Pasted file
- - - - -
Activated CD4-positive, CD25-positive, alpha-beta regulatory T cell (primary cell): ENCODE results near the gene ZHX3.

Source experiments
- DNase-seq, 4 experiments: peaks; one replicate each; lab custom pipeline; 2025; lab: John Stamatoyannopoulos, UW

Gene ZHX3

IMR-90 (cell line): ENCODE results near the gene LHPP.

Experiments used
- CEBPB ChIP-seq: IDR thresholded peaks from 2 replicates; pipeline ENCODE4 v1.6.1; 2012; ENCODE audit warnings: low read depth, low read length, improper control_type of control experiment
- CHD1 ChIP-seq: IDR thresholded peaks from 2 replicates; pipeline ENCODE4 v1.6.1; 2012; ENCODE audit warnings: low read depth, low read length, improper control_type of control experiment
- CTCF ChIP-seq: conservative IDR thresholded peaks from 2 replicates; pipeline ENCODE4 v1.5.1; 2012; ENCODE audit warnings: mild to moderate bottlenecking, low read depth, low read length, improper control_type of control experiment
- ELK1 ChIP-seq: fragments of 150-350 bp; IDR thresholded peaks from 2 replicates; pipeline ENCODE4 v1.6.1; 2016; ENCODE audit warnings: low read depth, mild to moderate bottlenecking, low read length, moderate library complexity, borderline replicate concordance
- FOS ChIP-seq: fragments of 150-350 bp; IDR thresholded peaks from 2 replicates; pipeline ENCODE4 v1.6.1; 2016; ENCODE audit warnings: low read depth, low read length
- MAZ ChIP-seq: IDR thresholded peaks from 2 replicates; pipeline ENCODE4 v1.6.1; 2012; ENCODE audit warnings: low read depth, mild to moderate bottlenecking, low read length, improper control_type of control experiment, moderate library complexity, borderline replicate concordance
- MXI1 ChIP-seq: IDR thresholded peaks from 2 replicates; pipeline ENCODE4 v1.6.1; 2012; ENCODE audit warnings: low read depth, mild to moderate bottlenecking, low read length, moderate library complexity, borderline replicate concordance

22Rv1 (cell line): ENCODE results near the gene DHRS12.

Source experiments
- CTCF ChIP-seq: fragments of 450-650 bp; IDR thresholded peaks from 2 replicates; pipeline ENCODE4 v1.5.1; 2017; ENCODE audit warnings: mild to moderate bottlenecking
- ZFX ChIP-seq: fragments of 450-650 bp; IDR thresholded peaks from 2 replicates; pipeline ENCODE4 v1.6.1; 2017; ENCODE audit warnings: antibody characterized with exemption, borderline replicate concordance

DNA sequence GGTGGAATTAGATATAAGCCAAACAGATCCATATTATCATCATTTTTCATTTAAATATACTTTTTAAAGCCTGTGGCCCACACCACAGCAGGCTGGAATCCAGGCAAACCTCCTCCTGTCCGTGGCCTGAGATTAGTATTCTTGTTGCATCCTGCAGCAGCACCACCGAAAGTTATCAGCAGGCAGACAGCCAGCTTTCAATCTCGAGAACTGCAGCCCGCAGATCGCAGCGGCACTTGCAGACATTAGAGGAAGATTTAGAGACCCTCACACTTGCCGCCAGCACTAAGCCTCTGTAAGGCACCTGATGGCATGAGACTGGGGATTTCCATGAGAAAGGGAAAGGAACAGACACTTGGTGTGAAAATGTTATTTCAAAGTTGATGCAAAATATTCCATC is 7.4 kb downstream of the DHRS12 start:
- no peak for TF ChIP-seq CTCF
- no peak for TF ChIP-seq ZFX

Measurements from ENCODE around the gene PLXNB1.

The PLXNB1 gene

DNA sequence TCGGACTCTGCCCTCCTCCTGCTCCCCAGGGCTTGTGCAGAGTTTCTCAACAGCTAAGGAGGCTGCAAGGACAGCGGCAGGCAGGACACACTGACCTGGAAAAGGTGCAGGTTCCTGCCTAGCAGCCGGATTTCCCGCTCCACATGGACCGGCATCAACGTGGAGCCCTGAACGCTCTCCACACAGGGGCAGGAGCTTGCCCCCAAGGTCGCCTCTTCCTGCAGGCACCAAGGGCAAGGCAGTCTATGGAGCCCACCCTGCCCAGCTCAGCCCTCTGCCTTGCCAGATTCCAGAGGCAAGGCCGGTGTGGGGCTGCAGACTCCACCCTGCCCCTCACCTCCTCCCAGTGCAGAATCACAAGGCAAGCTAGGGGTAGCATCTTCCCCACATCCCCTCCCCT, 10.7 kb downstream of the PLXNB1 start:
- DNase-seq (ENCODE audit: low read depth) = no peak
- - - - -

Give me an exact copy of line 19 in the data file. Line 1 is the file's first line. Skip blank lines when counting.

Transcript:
- no peak for TF ChIP-seq CTCF